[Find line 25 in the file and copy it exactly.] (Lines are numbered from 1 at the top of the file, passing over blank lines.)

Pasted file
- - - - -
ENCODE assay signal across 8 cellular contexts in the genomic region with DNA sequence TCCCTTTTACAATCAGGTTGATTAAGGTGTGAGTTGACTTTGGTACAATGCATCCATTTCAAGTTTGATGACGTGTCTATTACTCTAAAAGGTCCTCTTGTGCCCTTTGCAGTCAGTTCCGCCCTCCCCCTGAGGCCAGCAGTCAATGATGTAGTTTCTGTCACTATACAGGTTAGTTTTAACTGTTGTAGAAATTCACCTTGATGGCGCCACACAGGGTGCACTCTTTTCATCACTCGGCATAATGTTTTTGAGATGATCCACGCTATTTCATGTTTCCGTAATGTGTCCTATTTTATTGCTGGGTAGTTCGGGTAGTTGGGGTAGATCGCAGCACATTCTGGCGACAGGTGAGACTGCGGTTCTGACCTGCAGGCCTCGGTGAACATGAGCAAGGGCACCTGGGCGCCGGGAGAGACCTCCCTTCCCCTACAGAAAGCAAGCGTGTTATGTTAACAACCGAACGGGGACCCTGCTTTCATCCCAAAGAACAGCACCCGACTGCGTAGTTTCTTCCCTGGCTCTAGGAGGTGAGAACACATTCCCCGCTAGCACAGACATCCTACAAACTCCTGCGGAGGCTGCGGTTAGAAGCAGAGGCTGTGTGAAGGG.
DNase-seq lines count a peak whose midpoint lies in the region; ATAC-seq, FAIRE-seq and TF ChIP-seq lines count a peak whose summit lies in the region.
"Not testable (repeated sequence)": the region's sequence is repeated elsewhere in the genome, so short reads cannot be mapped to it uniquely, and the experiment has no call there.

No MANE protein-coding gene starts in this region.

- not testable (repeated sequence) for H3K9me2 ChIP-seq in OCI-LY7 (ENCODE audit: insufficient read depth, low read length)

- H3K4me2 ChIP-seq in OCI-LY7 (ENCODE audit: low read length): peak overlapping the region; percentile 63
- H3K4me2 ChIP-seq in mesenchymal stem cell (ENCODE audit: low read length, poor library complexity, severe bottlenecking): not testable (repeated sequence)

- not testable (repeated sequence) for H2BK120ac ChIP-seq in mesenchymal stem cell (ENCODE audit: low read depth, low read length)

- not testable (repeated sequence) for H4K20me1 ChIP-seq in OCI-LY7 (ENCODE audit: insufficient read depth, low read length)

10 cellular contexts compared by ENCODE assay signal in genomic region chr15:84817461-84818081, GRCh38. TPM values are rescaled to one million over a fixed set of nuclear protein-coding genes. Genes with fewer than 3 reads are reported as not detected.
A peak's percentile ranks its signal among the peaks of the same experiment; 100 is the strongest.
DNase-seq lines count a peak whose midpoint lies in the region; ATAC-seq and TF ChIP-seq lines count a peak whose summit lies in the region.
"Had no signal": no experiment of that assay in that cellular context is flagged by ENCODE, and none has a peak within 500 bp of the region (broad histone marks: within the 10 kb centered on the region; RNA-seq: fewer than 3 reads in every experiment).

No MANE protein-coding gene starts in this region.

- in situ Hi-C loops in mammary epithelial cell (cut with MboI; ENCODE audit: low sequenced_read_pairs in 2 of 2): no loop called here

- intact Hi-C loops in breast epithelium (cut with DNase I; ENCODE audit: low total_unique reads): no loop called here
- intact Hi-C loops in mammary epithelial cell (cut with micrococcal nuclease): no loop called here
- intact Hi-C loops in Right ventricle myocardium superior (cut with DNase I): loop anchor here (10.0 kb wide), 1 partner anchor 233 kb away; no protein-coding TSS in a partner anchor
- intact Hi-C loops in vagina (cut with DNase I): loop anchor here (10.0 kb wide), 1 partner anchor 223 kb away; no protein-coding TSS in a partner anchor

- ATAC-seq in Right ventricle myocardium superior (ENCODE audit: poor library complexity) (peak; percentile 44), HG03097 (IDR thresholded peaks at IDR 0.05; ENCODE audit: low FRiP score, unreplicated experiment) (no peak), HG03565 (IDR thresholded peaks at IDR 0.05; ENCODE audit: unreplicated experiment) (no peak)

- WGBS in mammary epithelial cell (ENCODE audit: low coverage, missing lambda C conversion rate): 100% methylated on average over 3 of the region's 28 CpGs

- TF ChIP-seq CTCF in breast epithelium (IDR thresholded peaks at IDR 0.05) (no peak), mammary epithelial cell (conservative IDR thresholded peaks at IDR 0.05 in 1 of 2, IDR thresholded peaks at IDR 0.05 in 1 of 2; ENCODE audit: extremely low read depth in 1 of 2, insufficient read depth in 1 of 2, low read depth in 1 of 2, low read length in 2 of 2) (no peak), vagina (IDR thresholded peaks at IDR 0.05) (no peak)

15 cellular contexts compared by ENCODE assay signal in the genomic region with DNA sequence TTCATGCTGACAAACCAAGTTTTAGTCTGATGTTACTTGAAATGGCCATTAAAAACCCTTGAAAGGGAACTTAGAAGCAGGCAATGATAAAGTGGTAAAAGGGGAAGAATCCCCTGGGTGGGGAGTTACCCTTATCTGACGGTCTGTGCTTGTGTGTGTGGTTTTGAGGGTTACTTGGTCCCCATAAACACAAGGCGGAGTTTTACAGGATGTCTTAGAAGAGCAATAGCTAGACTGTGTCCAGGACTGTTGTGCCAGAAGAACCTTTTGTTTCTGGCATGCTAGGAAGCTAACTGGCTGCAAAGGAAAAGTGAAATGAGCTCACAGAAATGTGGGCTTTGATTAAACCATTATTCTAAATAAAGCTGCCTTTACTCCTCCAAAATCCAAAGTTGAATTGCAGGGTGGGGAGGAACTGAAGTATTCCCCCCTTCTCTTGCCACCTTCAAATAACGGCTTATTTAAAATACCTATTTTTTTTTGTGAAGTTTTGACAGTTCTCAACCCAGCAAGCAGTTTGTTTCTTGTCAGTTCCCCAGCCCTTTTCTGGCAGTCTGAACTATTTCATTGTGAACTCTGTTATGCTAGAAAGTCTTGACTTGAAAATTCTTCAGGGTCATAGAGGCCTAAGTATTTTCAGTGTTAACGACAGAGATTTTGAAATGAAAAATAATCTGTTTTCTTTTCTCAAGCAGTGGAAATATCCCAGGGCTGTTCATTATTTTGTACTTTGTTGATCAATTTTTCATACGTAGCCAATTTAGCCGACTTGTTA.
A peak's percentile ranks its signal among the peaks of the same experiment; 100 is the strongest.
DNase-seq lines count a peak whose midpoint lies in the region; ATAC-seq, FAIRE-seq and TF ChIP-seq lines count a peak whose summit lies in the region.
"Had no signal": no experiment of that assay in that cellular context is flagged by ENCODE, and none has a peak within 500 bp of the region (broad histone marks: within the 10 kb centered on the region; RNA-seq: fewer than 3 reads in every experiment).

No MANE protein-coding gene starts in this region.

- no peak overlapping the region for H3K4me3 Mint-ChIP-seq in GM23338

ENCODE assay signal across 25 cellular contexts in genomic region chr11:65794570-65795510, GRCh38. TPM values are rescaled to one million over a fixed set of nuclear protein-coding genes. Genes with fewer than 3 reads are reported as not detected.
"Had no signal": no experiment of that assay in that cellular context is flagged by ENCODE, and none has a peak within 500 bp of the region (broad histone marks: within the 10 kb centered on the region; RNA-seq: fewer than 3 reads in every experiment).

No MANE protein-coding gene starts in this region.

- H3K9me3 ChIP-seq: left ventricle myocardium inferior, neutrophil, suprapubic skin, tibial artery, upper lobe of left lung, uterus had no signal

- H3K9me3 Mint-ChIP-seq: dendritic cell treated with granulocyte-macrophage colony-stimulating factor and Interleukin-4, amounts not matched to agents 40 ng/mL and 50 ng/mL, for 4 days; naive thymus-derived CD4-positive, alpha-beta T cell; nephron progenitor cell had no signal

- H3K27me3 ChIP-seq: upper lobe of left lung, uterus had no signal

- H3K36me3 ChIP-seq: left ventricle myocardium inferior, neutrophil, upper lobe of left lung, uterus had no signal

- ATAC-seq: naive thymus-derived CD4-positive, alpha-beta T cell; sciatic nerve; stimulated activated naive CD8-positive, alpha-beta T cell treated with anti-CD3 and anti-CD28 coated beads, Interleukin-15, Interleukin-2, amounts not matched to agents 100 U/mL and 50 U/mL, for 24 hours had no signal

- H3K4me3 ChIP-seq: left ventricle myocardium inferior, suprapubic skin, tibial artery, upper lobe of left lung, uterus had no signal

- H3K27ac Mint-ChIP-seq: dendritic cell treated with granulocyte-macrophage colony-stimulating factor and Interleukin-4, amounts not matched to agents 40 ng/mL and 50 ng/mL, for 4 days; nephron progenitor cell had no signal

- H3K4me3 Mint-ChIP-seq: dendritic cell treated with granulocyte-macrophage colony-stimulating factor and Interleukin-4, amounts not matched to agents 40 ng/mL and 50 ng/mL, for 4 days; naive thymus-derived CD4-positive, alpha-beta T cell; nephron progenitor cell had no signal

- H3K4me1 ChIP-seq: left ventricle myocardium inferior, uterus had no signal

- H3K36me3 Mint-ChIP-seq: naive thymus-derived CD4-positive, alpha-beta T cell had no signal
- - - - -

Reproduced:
DNase-seq lines count a peak whose midpoint lies in the region; ATAC-seq, FAIRE-seq and TF ChIP-seq lines count a peak whose summit lies in the region.